Engineering at Mulago Hospital

We had the opportunity to visit the Mulago Hospital Engineering Department. One of the students at Makerere University, Bryan, showed us around the hospital to gain a better appreciation of some of the technical and technological challenges experienced by the hospital.

First, we examined the healthcare waste management system, and in particular, the incinerator at the hospital. There is only a single incinerator at Mulago Hospital, and there is a large backlog of waste to be burned.  Only a single waste disposal worker is hired to sort the waste and run the incinerator, and he works for 15 hours a day. Even more critically, the waste segregation infrastructure is not well established at the hospital and the waste disposal worker needs to separate general waste from toxic and infectious waste at the point of incineration. This has resulted in 12 waste disposal workers dying in the last 12 years due to complications suffered through this unsafe exposure.

Second, we learned about the oxygen generation system. One of the main challenges faced here was that the oxygen generation machine had not been functioning for a few weeks.  We were told than a contractor would be having it back in operation within a few days. Another challenge  in this system was also that the contingencies for power outage involved moving multiple oxygen tanks and running to the back of the building to close a valve; very manual and labor-intensive processes.

Finally, we visited the Microbiology and Molecular Biology labs at the hospital. This experience was in contrast to the other two domains that we had seen, in that both of these labs were very well equipped with modern equipment. I was surprised that most of the equipment that is present in laboratories in the U.S.A. was present in Mulago. Indeed, I was even able to see a genome sequencing machine in the Molecular Biology lab. We were informed that many of these equipment had been donated from higher-income countries and NGOs. Once again, a key challenge was that it was difficult to service malfunctioning equipment. Given that they were expensive donations, local engineers and technicians were wary of fiddling with the instrumentation when malfunction occurred because they were not familiar with the equipment and because of its high cost. More often, the laboratory users would wait for a service crew from the donors to arrive – this would happen once every few months. As such, long periods of time often passed with certain equipment being unavailable for use.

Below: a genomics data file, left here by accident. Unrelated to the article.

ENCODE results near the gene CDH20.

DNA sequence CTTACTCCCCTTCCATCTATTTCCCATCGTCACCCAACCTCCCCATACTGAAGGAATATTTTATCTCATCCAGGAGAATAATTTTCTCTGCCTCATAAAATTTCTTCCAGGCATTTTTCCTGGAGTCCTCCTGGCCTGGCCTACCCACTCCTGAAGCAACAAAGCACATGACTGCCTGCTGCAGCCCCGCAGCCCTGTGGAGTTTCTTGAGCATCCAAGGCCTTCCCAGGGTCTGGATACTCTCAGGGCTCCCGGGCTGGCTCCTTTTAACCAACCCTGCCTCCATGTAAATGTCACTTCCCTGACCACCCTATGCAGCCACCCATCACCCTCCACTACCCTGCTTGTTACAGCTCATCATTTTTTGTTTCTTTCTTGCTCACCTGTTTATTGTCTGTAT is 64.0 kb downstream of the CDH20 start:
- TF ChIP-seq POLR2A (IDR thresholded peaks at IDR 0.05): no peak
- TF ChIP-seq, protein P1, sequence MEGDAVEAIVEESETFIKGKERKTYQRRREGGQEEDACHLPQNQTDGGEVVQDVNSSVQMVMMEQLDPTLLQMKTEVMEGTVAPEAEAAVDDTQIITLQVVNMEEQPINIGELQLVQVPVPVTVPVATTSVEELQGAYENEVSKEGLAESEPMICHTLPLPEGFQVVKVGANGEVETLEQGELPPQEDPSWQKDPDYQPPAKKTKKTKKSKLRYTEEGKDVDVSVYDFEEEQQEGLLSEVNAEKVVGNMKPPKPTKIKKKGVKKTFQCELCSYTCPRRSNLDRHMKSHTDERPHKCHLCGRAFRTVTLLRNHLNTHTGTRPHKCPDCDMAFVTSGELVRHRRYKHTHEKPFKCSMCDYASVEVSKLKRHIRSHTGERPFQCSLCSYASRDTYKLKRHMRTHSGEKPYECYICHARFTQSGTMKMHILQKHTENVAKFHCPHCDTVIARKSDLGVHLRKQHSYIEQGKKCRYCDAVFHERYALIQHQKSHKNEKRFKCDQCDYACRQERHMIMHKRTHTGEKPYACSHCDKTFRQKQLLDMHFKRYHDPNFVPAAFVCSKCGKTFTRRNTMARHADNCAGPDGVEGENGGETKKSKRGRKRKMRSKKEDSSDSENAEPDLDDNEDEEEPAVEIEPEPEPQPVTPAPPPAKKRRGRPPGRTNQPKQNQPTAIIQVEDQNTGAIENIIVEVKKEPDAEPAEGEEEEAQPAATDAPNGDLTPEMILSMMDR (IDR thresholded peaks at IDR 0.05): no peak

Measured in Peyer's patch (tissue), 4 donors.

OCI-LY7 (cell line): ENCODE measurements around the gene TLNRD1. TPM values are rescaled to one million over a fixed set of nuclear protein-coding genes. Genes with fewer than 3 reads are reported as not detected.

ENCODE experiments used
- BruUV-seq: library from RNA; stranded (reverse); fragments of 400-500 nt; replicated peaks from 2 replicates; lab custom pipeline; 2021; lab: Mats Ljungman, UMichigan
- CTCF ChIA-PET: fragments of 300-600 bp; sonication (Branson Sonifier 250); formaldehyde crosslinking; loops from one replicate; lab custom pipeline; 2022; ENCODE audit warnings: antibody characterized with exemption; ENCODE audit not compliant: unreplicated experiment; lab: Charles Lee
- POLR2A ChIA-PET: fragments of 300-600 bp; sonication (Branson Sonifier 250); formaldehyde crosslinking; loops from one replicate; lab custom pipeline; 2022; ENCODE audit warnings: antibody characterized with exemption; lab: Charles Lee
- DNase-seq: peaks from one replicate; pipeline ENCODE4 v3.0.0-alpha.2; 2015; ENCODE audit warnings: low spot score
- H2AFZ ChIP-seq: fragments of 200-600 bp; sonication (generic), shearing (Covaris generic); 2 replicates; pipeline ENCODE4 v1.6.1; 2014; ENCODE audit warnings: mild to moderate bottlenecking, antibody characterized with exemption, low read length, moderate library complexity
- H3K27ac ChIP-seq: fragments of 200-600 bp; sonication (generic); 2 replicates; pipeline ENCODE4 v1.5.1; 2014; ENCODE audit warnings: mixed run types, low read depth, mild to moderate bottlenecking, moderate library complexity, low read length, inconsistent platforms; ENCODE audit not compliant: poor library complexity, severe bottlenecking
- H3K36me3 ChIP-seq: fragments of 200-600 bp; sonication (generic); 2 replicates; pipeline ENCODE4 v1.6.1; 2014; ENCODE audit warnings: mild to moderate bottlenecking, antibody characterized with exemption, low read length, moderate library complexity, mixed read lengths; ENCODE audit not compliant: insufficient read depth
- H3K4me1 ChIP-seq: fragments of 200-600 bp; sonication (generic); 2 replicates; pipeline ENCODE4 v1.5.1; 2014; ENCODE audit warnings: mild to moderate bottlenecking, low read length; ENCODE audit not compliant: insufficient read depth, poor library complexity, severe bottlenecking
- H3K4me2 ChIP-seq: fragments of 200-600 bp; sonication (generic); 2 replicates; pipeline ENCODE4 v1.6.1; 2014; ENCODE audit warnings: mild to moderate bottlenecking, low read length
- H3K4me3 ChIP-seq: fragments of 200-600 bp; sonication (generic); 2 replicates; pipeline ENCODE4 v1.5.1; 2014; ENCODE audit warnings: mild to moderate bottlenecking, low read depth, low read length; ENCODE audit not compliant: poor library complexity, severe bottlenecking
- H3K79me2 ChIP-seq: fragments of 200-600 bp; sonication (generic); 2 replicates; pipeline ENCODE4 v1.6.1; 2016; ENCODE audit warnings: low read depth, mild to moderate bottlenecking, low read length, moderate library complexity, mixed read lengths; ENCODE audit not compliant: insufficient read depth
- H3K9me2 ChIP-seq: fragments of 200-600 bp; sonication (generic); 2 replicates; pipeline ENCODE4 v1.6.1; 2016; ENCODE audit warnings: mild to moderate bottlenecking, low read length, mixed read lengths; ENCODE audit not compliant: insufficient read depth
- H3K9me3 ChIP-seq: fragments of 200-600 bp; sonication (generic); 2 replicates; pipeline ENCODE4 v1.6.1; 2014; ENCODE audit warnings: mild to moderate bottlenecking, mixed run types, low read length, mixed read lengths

It was a very beneficial experience for us to see these places and hear first-hand about the challenges faced. It gave us a fantastic opportunity to learn about specific needs of the hospital, and also to gain a better idea of the conditions and circumstances under which some of our designs would operate.

Post by Manish and Picture by Denali.

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